Lesbians who have been in a two year or longer de facto relationship can adopt a child in New South Wales[xii]. Lesbians can also adopt a child in the Australian Capital Territory[xiii], Western Australia[xiv], and Tasmania[xv]. From 1 September 2016, Victoria[xvi] allowed lesbian couples to adopt and in November 2016, Queensland and South Australia both amended their respective Adoption Acts to allow same sex couples to adopt.
The Northern Territory[xvii] does not currently allow lesbians to adopt a child as a couple. If you live here obviously this will be a barrier to you moving forward with adoption.
Although lesbians who are legally allowed to adopt a child must satisfy the same requirements for adoption as heterosexual couples and individuals, the reality is that there are very few lesbian couples who are actually able to adopt a child. One reason for this is that there are only a small number of children available for adoption in Australia.
In the 2015 financial year, there were only 292 adoptions completed, which represented a decline of 8% on the previous period.[xviii] The reality is that most adopted children in Australia come from overseas and most countries have restrictive criteria on who can adopt. This means that overseas parents can veto lesbians in Australia adopting their children.
Another reason why the lesbian adoption rate may be so low is that existing parents may be involved in choosing adoptive parents for their child and may only allow their children to be adopted by a heterosexual couple. Another barrier for lesbians is that most non-governmental organisations that facilitate adoption (particularly in NSW) are religiously based organisations such as Catholic Care[xix] and Anglicare, and unfortunately adoption legislation allows discrimination against lesbian couples.[xx] However, Barnardos is one of the non-governmental organisations that actually seeks out lesbian adoptive and foster parents.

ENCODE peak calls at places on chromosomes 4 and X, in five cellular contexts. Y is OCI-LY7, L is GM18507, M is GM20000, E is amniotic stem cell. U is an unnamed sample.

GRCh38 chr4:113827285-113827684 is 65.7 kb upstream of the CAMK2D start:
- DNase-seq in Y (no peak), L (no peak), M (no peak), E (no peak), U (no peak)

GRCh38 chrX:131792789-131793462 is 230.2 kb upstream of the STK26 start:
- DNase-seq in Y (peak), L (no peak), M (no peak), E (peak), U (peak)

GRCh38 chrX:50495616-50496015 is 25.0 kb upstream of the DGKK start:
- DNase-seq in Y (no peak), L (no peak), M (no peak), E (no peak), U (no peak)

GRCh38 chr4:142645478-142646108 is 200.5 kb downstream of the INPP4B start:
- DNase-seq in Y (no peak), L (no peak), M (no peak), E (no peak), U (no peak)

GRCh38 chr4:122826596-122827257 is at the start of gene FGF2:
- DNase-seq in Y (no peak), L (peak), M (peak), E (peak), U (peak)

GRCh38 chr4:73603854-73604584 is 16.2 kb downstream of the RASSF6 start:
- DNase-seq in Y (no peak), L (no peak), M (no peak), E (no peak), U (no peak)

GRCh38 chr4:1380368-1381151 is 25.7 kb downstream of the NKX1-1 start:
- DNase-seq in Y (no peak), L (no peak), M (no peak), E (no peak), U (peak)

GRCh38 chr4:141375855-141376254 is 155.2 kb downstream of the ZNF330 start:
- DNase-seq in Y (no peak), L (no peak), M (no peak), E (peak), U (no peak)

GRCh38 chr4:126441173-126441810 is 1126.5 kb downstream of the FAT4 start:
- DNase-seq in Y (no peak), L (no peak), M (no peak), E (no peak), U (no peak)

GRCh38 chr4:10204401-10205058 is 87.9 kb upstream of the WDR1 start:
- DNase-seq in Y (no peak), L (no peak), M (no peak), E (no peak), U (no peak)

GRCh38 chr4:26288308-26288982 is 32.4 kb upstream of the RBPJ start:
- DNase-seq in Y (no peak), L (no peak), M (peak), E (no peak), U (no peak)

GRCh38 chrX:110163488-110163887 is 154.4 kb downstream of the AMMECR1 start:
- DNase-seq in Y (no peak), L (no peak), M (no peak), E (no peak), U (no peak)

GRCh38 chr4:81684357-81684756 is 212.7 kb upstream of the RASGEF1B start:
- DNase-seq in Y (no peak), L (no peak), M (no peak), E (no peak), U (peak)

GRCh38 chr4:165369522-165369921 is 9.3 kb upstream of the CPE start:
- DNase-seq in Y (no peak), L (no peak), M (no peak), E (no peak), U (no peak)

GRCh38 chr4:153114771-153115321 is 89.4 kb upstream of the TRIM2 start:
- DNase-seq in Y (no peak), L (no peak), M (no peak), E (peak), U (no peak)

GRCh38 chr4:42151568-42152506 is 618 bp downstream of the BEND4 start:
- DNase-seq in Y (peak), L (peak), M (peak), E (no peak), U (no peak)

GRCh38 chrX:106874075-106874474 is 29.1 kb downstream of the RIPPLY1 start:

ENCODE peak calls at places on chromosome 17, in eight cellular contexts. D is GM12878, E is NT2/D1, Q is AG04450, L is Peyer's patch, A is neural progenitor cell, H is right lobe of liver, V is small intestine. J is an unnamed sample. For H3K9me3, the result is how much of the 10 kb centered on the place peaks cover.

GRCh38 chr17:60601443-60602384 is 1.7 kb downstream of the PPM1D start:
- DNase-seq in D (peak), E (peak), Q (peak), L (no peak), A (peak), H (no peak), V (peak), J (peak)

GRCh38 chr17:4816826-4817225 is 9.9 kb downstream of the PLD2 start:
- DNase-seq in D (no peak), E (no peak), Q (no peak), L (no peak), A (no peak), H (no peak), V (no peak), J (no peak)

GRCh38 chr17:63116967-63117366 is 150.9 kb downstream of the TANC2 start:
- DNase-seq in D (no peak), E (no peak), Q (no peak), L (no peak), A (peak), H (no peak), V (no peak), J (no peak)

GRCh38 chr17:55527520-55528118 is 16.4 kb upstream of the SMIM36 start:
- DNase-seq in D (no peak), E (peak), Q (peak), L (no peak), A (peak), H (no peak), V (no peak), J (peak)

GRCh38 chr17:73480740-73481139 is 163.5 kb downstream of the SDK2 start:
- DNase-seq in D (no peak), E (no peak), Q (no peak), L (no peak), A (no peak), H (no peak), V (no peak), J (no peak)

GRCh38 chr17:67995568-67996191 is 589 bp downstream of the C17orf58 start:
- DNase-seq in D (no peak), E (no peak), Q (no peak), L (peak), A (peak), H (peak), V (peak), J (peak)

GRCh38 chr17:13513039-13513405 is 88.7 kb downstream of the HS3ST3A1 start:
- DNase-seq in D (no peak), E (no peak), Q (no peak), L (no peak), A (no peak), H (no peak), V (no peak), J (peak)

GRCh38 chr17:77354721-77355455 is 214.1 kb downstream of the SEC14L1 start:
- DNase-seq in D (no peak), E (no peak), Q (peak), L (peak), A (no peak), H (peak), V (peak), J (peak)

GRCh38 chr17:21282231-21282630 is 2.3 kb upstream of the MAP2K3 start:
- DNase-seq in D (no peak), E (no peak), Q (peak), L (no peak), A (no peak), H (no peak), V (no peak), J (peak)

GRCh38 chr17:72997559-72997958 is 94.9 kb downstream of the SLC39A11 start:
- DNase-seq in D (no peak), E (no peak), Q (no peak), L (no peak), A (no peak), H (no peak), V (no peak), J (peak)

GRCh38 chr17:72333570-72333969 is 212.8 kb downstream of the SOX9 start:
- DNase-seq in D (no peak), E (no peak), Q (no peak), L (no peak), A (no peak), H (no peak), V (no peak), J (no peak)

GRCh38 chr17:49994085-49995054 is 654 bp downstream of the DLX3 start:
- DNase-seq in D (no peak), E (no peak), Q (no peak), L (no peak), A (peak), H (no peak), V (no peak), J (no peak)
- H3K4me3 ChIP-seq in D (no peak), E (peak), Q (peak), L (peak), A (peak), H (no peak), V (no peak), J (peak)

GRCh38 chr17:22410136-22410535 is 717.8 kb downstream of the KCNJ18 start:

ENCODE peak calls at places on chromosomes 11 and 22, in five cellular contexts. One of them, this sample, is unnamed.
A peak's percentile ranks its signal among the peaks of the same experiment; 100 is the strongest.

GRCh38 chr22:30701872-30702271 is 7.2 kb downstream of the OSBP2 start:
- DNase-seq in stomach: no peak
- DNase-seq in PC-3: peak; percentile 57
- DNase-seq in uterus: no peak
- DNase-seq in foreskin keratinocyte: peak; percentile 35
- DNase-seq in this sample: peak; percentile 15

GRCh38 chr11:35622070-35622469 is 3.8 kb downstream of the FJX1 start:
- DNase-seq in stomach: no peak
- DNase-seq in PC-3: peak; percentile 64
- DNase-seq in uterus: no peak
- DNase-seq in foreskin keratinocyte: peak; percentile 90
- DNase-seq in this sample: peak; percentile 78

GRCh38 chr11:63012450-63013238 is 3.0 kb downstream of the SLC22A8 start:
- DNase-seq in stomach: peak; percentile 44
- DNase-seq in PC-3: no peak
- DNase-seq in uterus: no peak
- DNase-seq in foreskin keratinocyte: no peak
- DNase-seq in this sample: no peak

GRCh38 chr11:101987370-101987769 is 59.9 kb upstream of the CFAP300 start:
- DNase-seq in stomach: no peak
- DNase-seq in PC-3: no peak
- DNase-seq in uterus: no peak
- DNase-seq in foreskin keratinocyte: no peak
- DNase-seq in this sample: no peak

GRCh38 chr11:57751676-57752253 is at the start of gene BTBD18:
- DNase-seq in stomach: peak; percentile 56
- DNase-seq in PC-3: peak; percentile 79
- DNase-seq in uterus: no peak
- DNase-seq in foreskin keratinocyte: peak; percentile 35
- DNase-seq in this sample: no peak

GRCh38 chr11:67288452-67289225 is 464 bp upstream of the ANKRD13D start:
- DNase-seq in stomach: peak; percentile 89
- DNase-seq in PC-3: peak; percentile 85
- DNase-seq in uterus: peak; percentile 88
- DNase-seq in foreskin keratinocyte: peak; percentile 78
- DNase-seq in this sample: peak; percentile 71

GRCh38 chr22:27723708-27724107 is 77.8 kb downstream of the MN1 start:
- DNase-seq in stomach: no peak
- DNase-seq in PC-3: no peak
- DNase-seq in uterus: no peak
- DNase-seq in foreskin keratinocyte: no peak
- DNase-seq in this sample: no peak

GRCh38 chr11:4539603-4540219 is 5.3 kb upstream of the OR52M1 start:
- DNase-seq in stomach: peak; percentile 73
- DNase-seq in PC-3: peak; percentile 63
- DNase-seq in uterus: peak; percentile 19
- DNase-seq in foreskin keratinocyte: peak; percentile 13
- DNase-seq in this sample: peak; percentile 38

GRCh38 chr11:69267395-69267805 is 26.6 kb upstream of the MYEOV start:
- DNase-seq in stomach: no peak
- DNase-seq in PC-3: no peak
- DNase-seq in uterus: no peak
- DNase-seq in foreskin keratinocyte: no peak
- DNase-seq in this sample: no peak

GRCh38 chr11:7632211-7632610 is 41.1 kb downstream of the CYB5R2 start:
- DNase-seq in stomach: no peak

Given the low rate of adoption in Australia, most lesbian adoptions will likely result from long-term foster care or stepparent adoption. This doesn’t mean, however, that any foster care situation can lead to an adoption. Some foster children can live with their foster parents for years and still not be eligible for adoption. The Courts still place a lot of weight on the biological mother’s legal parental rights. This may even occur in a situation where the child herself doesn’t want to have anything to do with her bio mom but because the courts are in favour of preserving the relationship with the biological family, her foster family cannot become her legal parents.
However, in a recent case in the Supreme Court in NSW in March 2017, lesbian foster parents were permitted to adopt a 4-year-old girl who had been in their care since she was six months old. This shows a significant move forward in how lesbian parents are viewed by the Courts from a societal and legal perspective.
In this case the parents objected to the lesbians adopting the girl because the lesbian couple refused to raise her in the Catholic religion, of which the biological mother was a practising Catholic. The biological mother had in the past been convicted of the manslaughter of her 7-month-old son and spent over three years in jail, which included further time in custody for failing drug tests. Justice Sackar said that while the law required cultural and religious ties to be preserved "as far as possible", those concerns should not outweigh the child's best interests.[xxi] After also hearing from Barnardos, the adoption agency, and child experts in relation to the girl’s attachment to the lesbian foster parents, Justice Sackar granted the adoption. The Court also ordered the girl’s surname be changed to the same as the lesbian adoptive parents.
If your goal is to foster a child and then adopt him or her, make sure you are clear with the social workers what your long-term goals are, that you ultimately want to legally adopt a child.
After you have submitted an application to adopt, the assessment process normally takes from a minimum of three months up to four months to complete, and then the Department of Family and Community Services proceeds to finalise the adoption about six to nine months after the child's placement.[xxii]